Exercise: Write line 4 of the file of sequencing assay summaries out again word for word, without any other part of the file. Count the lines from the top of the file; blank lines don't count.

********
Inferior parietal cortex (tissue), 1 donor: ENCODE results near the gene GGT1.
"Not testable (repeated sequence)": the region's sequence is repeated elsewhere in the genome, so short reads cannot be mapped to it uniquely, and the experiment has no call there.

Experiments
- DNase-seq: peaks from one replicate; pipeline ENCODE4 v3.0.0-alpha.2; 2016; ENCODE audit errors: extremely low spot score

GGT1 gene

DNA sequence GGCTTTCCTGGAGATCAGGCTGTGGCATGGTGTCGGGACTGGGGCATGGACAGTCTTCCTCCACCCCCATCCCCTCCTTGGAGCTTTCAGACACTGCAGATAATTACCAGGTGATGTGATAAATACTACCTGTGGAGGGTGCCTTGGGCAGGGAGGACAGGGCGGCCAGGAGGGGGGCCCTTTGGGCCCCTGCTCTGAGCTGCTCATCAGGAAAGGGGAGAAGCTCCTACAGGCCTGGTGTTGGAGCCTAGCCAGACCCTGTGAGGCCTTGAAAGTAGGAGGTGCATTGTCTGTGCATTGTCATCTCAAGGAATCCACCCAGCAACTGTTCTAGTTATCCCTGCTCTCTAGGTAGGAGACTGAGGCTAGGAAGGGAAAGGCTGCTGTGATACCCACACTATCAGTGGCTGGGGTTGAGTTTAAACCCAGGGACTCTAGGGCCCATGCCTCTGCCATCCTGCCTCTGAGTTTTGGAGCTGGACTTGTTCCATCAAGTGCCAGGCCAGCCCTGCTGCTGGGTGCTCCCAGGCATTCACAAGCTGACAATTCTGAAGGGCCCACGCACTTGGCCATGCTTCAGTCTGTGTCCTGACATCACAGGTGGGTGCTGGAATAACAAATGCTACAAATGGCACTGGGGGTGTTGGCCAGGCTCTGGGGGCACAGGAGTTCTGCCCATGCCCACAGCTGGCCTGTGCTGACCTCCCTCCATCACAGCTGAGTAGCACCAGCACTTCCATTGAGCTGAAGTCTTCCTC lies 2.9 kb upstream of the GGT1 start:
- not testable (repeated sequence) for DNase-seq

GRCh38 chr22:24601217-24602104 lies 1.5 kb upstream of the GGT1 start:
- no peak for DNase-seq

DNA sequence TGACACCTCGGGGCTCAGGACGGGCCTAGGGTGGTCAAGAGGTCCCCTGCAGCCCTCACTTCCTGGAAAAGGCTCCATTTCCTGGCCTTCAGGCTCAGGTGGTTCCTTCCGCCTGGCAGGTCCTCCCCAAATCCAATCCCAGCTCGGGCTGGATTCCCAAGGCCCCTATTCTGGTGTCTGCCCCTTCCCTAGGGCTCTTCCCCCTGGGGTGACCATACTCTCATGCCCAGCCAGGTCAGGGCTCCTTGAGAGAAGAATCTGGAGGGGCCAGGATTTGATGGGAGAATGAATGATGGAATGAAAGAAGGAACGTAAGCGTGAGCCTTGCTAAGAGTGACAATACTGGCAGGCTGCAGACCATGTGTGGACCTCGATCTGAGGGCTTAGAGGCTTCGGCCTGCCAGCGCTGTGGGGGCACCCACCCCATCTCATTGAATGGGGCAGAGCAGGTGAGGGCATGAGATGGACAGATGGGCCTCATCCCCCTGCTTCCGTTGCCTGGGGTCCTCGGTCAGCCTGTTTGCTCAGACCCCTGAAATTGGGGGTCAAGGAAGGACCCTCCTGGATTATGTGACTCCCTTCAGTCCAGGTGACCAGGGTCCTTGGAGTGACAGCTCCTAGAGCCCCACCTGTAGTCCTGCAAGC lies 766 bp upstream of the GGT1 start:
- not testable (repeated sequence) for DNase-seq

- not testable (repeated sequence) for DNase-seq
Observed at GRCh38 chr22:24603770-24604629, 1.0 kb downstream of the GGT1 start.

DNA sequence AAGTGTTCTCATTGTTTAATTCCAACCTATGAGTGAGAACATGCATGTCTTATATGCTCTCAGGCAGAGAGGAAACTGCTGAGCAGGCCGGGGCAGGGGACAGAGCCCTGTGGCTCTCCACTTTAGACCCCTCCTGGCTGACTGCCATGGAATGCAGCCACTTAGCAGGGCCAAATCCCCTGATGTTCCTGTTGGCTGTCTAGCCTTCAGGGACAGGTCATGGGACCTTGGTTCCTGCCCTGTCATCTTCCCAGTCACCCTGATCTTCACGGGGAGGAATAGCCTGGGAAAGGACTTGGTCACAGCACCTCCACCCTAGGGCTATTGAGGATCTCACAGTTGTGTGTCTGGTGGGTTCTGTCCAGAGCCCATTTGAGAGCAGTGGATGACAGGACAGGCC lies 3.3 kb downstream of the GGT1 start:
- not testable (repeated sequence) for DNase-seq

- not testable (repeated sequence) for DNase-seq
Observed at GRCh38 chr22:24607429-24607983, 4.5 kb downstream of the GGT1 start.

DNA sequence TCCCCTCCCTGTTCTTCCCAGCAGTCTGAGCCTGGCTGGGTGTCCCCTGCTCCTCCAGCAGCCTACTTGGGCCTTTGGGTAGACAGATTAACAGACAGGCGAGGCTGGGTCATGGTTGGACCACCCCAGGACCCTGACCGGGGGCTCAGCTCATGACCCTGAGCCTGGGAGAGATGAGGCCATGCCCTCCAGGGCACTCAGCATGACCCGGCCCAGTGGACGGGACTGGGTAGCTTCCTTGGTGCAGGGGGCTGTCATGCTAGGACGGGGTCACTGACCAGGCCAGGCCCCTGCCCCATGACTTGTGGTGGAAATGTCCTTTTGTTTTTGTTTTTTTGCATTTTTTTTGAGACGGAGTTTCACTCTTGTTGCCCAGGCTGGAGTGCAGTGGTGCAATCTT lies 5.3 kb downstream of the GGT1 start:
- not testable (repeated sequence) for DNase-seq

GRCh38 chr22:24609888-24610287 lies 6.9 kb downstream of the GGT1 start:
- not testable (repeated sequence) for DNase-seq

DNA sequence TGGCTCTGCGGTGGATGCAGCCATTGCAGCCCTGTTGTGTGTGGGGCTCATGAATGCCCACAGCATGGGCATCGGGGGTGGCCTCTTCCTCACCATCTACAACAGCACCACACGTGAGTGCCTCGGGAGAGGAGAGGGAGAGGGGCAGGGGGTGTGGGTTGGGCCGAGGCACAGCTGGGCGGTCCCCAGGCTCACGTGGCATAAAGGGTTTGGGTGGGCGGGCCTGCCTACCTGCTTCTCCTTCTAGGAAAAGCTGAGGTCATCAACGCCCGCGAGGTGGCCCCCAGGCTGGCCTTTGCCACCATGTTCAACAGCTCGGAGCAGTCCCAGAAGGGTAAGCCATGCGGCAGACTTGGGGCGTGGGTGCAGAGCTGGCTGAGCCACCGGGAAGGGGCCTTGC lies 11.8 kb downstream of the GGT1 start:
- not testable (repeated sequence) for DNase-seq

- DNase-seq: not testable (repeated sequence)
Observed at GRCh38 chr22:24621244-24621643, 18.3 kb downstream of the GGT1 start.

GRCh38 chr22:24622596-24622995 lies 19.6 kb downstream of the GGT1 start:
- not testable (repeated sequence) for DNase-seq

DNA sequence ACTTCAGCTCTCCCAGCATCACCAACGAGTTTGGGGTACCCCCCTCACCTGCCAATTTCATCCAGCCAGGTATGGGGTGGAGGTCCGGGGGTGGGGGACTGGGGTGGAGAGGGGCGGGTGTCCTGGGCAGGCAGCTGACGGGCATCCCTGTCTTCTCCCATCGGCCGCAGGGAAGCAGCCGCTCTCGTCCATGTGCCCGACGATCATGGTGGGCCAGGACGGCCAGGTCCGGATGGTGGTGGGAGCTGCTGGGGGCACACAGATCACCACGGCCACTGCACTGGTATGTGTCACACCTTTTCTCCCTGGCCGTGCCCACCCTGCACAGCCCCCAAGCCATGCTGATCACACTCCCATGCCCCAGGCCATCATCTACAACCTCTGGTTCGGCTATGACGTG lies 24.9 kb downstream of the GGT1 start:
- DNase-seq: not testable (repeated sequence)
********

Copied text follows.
- DNase-seq: peaks from one replicate; pipeline ENCODE4 v3.0.0-alpha.2; 2016; ENCODE audit errors: extremely low spot score